Executive Director Robert Graham (center) with SBSOS participants and alumni (L-R) Monica Paredes, Zaira Paredes, Sebastian Paredes, Javier Paredes, Zahira Jarquin, and Sofie Ramirez | Credit: Gail Arnold

Often mistaken for a sports program for rich kids, the Santa Barbara School of Squash (SBSOS) is, according to Executive Director Robert Graham, the “polar opposite” of that. Its four pillars, in order of priority, are mentoring, academics, squash, and community service. The nonprofit enrolls low-income kids at the middle-school level and continues its assistance to age 25.

Founded by Graham and others in 2006 as an all-volunteer organization, SBSOS has gradually grown to a staff of three and expanded programming. However, it still operates on a modest annual budget — $300,000 — and a limit of 30 kids in the main program of grades 5-12. Graham is passionate about both the mission and the sport. Previously, he ranked number one in the U.S. and was the S.B. Athletic Club’s Racquet Sports Director.

Most kids who enter the SBSOS program stick with it. Since the program’s inception, every 12th-grade participant has graduated from high school, which is no small feat given the demographic. What’s even more remarkable is that all of these high school graduates go on to college, many to top universities. All of them were the first in their families to attend college. SBSOS youth have received more than $5 million in (non-loan) financial aid from private schools and colleges.

Why squash? It is more than just an intense racquet sport that entices kids, according to Graham. It also helps get these kids into good colleges. According to him, the combination of good grades, squash success, financial need, West Coast residency, and being the first generation in their family to attend college is an attractive package. “It simply isn’t enough these days to be ‘smart’ to gain entrance to a university — especially a top university. There must be other areas of excellence, and squash is near the top of that list.” More than 150 colleges now have squash teams.

Unlike other after-school programs, SBSOS is not a drop-in program; attendance is required. SBSOS monitors grades, behavior, and fitness and meets with parents and teachers.

In addition to the 30 students in grades 5-12 it serves, SBSOS currently has another 23 students in college and five college graduates in the workforce. It continues serving these individuals as an advisor on matters they face, including on careers. SBSOS’s staff and boards use their extensive contacts to assist program participants connect with people in their fields of interest for advice and internships, as well as part- and full-time employment. 

In 2022, SBSOS lost its squash home at the Santa Barbara Athletic Club, where it had played since inception. It initially pivoted to other sports and then in November 2023, the Santa Barbara Family YMCA converted a racquetball court to a squash court. Now, SBSOS uses that alongside the YMCA’s racquetball courts for its four weekday sessions. The racquetball courts are not ideal, according to Graham, but placing tape on the walls and floors enables the kids to practice some skills and everyone rotates to the one squash court. Despite the venue challenges, each year the kids have continued to play in multiple tournaments and in the SoCal Junior Squash League.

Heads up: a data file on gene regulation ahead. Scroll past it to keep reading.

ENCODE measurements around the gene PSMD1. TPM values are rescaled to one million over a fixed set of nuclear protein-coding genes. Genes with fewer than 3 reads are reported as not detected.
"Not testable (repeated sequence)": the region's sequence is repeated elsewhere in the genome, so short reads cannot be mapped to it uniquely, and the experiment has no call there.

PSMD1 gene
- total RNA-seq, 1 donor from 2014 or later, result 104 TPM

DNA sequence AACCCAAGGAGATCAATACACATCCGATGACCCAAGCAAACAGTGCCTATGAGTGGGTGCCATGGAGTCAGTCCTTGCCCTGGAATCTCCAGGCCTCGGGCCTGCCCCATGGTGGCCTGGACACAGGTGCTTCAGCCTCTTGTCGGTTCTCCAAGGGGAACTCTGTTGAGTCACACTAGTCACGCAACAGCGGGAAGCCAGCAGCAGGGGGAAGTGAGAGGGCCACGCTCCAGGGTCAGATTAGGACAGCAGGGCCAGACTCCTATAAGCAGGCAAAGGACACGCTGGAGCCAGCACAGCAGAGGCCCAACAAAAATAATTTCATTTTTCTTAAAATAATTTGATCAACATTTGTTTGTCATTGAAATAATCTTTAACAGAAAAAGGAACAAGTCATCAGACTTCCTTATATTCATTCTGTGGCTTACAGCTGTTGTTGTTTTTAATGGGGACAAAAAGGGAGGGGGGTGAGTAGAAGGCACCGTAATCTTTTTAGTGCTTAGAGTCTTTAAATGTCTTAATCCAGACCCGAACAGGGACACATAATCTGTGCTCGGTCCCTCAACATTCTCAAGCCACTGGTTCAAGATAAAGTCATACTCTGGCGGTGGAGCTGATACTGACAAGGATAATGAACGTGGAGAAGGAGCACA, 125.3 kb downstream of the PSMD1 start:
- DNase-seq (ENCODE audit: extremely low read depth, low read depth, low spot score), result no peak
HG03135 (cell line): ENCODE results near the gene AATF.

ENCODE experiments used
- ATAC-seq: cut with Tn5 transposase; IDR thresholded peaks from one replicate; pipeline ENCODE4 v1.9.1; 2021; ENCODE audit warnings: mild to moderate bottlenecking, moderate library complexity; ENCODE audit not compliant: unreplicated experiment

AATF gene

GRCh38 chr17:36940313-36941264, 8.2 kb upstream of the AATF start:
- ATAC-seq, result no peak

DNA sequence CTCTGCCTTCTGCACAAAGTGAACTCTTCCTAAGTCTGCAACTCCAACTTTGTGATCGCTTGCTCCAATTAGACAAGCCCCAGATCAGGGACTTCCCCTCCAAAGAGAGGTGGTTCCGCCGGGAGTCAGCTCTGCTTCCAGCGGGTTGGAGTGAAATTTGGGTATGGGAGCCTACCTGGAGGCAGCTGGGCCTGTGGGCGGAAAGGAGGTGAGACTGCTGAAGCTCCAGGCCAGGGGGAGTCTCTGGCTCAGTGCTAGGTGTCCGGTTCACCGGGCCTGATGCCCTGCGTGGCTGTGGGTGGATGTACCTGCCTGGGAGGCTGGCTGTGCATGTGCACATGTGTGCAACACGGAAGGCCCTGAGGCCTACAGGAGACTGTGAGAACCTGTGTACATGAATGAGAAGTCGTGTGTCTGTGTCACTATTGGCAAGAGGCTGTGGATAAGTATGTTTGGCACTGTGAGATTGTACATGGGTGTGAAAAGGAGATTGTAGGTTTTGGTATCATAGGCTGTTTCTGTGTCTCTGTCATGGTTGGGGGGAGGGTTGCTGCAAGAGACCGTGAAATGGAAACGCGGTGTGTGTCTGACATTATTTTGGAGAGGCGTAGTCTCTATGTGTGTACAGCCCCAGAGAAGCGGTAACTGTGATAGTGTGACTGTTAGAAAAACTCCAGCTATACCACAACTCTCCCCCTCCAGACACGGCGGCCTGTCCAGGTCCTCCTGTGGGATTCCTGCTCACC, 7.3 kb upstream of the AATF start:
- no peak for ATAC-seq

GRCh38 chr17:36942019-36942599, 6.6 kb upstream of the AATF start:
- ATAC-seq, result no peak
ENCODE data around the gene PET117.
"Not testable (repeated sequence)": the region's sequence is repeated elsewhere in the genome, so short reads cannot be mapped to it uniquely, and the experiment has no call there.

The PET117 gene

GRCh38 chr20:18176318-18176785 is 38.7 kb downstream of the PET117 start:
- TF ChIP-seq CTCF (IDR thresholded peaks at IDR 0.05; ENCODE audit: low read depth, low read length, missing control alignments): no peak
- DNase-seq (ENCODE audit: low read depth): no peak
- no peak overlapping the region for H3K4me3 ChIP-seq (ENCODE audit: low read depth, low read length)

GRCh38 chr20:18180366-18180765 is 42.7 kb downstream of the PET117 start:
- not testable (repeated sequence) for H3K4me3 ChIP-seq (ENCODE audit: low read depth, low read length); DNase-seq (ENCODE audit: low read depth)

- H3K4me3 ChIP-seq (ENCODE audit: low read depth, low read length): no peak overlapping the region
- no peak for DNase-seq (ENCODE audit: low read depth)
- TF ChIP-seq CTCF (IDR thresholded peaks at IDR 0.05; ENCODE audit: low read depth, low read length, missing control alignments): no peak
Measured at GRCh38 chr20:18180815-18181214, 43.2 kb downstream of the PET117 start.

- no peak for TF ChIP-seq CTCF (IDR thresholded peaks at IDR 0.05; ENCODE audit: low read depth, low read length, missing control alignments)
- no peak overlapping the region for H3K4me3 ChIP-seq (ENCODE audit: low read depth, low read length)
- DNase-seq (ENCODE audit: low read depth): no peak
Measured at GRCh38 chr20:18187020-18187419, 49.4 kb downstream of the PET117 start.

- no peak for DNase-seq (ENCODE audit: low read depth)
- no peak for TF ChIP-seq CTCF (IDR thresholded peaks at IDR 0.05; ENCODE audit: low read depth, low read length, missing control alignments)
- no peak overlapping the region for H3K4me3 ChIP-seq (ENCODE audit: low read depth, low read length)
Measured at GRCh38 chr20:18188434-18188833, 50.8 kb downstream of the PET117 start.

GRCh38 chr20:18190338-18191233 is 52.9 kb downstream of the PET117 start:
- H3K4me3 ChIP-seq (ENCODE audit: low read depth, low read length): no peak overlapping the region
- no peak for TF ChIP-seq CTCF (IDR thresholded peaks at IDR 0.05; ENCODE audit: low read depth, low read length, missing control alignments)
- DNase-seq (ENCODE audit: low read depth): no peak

Every weekday, SBSOS holds one to 1.5 hours of academic programming, four of those at the YMCA after practice. Staff and volunteers oversee homework and tutor where needed. For students deemed capable, SBSOS encourages and assists with application to private schools. In the fall, 10 SBSOS students will be attending Laguna Blanca School, and one will go to Crane Country Day School. All SBSOS students who have attended these schools have received near-full scholarships.

The community service component of SBSOS is important, according to Graham, so that students learn to give back to their community. Through SBSOS, students volunteer with various nonprofits.

SBSOS programming continues year-round, with about two months in the summer filled with academic and athletic programming, field trips, and outings. 

While SBSOS is focused on students, it is also a valuable resource for students’ families, providing information and advice on a host of issues low-income families confront.

With 30 kids in the program, SBSOS needs more than one squash court. In the short term, the hope is for the YMCA to convert a couple of more racquetball courts. SBSOS is also working with the city to place squash courts in a park, but, Graham related, the process is very long. The much bigger hope is a bold plan to build a community education and enrichment center to serve not only program participants, but the community at large.

SBSOS has quietly launched an $8 million capital campaign to do just that, and has already secured a $1 million matching donation and $600,000 in pledges. With four to six courts, the facility would enable SBSOS to expand to 240 students for its full programming and offer other kids a “low-dosage” version. Community members would join, with membership offered on a sliding-scale basis, bringing different segments of the community together and providing an income stream.

SBSOS is part of the Squash & Education Alliance, which sets program guidelines, provides some resources, and hosts camps, tournaments, and excursions. For more info, go to https://www.sbsos.org.

Incoming Board Chair Frank Huerta, Auction Co-Chair Daniele Huerta, Boardmember John Burk, Auction Co-Chair Sue Burk, Program Director Miguel Nava, and Founding Boardmember and Board President Terry Eagle | Gail Arnold
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